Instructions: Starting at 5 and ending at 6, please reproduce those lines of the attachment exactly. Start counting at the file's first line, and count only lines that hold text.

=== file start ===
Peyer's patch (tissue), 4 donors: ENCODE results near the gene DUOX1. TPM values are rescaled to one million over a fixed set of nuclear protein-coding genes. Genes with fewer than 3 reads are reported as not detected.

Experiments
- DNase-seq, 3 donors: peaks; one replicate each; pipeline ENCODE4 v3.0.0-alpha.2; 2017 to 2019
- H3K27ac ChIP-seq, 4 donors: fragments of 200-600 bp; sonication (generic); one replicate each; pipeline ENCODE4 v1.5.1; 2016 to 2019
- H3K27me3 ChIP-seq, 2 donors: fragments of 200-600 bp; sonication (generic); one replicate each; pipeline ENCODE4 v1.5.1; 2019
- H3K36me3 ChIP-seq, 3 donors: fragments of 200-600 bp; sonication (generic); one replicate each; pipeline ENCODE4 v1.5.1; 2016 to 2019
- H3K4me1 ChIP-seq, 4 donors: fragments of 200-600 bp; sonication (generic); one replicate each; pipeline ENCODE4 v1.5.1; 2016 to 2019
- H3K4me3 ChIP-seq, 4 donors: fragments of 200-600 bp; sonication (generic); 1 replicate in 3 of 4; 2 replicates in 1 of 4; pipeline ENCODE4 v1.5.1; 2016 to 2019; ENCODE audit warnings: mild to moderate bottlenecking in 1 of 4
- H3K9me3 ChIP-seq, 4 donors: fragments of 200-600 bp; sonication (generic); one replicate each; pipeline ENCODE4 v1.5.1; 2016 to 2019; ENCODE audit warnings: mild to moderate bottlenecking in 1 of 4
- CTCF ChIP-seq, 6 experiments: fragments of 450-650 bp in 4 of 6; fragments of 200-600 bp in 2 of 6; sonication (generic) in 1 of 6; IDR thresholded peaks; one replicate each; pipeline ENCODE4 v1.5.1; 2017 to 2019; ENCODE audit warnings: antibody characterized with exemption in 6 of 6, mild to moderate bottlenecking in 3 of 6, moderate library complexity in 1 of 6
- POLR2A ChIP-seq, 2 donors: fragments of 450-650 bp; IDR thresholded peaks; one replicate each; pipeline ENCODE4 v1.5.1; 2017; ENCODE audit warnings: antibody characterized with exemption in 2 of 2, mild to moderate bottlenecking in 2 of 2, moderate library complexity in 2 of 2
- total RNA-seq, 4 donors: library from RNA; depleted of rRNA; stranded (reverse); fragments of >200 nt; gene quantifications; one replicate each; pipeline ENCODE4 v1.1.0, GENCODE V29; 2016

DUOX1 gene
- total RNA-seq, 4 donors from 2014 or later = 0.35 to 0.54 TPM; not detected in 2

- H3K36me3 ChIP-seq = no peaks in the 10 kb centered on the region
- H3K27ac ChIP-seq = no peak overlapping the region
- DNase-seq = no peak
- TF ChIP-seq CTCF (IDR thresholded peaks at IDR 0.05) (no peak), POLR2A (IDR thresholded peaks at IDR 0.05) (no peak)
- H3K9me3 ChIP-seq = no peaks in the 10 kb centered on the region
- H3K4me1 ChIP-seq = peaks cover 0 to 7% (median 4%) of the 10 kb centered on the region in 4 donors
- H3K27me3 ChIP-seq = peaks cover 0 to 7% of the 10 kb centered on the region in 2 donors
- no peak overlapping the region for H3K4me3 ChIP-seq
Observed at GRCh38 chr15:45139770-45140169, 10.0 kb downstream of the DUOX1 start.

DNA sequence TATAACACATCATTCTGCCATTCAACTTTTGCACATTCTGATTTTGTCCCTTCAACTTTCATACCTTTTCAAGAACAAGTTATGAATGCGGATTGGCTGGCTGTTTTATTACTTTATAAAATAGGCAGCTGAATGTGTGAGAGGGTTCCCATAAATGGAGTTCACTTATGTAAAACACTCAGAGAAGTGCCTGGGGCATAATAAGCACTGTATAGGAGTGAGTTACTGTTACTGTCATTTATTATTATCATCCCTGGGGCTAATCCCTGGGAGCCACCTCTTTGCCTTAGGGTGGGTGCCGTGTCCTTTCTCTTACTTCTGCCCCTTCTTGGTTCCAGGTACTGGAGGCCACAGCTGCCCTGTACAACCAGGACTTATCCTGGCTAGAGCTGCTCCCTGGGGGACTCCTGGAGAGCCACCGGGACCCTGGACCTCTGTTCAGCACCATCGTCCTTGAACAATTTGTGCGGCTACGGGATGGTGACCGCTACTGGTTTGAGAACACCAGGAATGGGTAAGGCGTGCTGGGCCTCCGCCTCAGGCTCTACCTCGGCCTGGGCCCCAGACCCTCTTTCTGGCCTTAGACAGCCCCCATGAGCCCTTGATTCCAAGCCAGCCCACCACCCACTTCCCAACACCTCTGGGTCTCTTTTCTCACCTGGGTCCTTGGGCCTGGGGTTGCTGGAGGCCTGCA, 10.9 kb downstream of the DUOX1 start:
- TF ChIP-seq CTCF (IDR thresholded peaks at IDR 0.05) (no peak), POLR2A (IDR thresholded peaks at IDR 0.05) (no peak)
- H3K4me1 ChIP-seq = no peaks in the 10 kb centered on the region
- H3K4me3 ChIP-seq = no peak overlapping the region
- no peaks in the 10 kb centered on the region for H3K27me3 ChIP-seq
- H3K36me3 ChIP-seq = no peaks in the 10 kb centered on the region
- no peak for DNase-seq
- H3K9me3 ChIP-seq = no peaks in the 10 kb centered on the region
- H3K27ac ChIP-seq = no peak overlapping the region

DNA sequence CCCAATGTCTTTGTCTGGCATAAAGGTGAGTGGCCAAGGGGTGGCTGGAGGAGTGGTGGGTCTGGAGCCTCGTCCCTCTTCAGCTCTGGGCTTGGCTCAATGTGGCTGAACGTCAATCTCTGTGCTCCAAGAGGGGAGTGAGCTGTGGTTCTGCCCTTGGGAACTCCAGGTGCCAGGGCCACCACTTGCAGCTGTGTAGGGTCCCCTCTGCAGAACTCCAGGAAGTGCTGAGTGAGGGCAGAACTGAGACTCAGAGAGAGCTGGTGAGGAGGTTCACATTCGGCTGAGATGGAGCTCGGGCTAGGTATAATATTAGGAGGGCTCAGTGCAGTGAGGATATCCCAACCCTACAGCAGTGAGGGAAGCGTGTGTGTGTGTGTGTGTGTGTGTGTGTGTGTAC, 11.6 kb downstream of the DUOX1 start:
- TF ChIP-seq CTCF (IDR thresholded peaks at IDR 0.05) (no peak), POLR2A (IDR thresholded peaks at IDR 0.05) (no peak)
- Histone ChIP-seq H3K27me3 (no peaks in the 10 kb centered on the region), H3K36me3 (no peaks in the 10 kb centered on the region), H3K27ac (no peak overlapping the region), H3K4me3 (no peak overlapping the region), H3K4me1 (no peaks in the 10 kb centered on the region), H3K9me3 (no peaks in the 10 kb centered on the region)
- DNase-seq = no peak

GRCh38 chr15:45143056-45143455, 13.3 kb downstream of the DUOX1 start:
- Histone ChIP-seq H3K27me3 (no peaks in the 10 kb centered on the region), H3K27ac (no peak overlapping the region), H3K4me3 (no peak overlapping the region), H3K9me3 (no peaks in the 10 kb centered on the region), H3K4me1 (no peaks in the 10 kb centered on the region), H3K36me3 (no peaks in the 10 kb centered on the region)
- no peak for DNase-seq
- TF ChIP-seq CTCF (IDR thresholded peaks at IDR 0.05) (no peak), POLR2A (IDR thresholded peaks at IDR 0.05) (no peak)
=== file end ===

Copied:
- H3K27me3 ChIP-seq, 2 donors: fragments of 200-600 bp; sonication (generic); one replicate each; pipeline ENCODE4 v1.5.1; 2019
- H3K36me3 ChIP-seq, 3 donors: fragments of 200-600 bp; sonication (generic); one replicate each; pipeline ENCODE4 v1.5.1; 2016 to 2019